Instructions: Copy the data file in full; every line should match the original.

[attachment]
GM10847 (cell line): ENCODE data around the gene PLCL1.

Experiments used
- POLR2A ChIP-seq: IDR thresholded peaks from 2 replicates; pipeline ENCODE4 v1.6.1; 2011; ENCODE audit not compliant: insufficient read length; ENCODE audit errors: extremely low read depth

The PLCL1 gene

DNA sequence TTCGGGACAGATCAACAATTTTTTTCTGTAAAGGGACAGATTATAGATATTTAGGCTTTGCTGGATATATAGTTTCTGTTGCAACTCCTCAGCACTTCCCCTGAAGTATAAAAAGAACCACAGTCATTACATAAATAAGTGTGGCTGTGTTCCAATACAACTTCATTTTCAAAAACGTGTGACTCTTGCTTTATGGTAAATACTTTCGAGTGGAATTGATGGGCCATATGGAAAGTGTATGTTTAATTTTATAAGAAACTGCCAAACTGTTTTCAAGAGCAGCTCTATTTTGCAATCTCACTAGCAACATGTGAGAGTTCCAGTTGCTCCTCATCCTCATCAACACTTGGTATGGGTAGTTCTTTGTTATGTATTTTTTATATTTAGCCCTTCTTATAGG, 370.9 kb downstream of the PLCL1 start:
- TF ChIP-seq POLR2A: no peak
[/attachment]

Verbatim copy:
GM10847 (cell line): ENCODE data around the gene PLCL1.

Experiments used
- POLR2A ChIP-seq: IDR thresholded peaks from 2 replicates; pipeline ENCODE4 v1.6.1; 2011; ENCODE audit not compliant: insufficient read length; ENCODE audit errors: extremely low read depth

The PLCL1 gene

DNA sequence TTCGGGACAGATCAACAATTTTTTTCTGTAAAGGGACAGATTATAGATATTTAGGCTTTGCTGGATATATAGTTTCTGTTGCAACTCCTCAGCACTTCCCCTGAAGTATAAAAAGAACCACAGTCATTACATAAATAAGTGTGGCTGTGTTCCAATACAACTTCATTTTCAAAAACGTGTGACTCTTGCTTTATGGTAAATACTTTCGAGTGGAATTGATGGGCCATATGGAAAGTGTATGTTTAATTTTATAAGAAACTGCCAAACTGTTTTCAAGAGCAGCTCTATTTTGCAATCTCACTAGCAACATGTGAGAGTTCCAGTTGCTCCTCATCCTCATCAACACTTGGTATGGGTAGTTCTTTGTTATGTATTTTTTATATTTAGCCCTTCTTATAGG, 370.9 kb downstream of the PLCL1 start:
- TF ChIP-seq POLR2A: no peak